The caller advised York police that Vermuele lived in Polk, Nebraska, drove a 1975 black Chevrolet Monte Carlo with the Nebraska license plate number 41-D653, and worked at Consolidated. The informant also gave the police a general description of the defendant, including his race, sex, birth date, height, weight, and hair and eye color. The caller said that the defendant was generally accompanied by James T. Haith of Central City, Nebraska. The informant also gave police a general description of Haith, including various vital statistics, and a description of the automobile driven by Haith.

Approximately one-half hour after the anonymous call was received by the police, York Police Officer Roger Wolfe stopped a black Chevrolet Monte Carlo with a license plate matching the description given by the informant. Vermuele was driving the vehicle, and Haith was a passenger. Wolfe testified that his stop was precipitated by a computer check that revealed the license plates on the defendant's car were improper. However, a subsequent check of the car's registration showed the plates had been registered to the Monte Carlo that day and had not yet been entered on the computer. At the time of Officer Wolfe's stop, he was not aware of the anonymous call that had been made to the York Police Department.

In following up on the anonymous call, an independent investigation conducted by the York police officers confirmed the descriptions and vital statistics of Vermuele and Haith as given by the caller and their employment at Consolidated. York police previously had observed Haith driving a vehicle that was somewhat similar to the description given by the informant. Officer Wolfe testified that his investigation, conducted after the anonymous call, revealed that Vermuele had a cocaine addiction problem and that in 1988 Vermuele had been convicted of cocaine possession in Polk County. Vermuele was incarcerated in the York County jail for that crime. This information was supplied to Officer Wolfe by Vermuele's jailer, to whom Vermuele admitted his cocaine addiction. Obviously, the York County jailer would be a reasonably trustworthy source of information.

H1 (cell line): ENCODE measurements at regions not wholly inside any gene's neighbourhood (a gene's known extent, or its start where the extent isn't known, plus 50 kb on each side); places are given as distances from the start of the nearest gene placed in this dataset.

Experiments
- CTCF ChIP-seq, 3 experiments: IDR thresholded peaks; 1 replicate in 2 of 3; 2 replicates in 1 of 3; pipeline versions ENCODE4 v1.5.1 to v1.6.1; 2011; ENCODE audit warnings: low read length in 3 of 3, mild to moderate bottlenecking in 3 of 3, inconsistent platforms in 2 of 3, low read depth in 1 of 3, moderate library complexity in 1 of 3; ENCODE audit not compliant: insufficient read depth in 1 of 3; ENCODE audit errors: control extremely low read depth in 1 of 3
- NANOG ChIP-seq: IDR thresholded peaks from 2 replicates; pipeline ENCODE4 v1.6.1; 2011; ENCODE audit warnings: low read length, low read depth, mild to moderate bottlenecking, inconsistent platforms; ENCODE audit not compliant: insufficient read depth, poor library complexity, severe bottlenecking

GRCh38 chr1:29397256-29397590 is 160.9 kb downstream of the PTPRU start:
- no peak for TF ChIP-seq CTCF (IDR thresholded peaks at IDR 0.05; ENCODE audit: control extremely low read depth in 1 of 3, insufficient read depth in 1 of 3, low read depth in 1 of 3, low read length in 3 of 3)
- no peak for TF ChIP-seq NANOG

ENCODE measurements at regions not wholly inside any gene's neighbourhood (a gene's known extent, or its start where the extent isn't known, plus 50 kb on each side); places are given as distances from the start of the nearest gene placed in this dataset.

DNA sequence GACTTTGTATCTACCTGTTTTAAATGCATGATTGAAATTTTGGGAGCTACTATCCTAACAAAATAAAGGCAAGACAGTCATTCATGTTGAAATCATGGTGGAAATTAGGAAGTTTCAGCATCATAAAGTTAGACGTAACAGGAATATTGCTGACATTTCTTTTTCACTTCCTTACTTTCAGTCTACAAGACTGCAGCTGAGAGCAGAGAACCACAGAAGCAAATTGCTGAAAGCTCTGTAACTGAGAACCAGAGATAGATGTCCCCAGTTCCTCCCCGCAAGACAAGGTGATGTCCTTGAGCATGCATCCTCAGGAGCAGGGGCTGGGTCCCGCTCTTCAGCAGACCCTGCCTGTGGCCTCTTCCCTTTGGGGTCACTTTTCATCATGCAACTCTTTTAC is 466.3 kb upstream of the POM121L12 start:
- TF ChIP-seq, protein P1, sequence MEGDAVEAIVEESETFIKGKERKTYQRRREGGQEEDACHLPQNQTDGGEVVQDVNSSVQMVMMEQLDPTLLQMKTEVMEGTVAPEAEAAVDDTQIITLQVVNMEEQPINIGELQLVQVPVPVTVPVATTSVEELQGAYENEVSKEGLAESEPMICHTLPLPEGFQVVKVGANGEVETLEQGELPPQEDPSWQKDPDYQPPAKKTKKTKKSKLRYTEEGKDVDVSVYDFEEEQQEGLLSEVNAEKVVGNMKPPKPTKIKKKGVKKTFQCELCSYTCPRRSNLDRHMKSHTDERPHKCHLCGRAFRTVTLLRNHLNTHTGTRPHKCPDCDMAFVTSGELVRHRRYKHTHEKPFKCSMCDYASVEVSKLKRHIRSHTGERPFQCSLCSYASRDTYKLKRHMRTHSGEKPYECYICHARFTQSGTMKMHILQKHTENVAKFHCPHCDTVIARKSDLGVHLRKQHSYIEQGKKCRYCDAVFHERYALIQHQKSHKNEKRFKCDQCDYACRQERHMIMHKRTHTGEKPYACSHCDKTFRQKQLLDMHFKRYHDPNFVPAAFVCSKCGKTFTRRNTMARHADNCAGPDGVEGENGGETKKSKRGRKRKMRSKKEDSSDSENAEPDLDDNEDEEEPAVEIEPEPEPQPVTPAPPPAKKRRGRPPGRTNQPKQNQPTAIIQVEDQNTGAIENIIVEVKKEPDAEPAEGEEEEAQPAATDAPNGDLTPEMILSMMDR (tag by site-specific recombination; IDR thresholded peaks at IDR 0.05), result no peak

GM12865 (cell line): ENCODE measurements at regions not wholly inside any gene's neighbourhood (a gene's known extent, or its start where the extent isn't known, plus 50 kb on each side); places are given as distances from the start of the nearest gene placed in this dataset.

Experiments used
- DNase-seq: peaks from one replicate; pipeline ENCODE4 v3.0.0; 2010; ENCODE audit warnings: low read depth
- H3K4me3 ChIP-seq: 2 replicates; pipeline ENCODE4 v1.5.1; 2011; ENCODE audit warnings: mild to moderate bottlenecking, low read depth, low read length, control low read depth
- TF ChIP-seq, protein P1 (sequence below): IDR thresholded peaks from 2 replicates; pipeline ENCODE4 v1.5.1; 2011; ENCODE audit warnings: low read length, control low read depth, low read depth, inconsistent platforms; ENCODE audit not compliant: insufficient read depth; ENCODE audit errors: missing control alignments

On the evening of December 31, 1988, police waited for the defendant and Haith near Consolidated on Division Avenue in York. About 7:23 p.m., officers observed a vehicle, known by one of the officers to be Haith's, approaching Consolidated. In addition, the vehicle in several material respects matched the description of Haith's *29 vehicle given by the informant. The officers stopped the vehicle and obtained identification from the driver, Haith, and his passenger, Vermuele. After removing identification from his wallet, Vermuele placed his wallet on the dashboard of the vehicle. The officers conducted a search for weapons and contraband. In the search, marijuana and drug paraphernalia were found on the defendant. A hash pipe was found under the driver's seat, where Haith had been seated. Both the defendant and Haith were arrested.

Vermuele's wallet was removed from the vehicle and taken to the police station, where it was searched. Inside the wallet, police discovered two razor blades. A substance on the razor blades was subsequently determined to be cocaine. Vermuele was charged with possession of cocaine, a violation of Neb.Rev.Stat. § 28-416(3) (Cum.Supp.1988), a Class IV felony; possession of marijuana under 1 ounce, § 28-416(6), an infraction; and possession of drug paraphernalia, Neb.Rev.Stat. § 28-441 (Reissue 1989), an infraction.

Following a July 14, 1989, suppression hearing, the trial court on November 7 granted Vermuele's motion to suppress the evidence seized from his person and property on December 31, 1988. A single judge of this court reversed the order in the State's interlocutory appeal, as provided in Neb.Rev.Stat. § 29-824 et seq. (Reissue 1989). State v. Vermuele, 234 Neb. 973, 453 N.W.2d 441 (1990). In the subsequent bench trial, the judge took judicial notice of the facts heard at the suppression hearing and overruled Vermuele's objection to the use of evidence seized from the motor vehicle in which Vermuele was riding. At the close of all the evidence and arguments, Vermuele was convicted of all charges filed against him.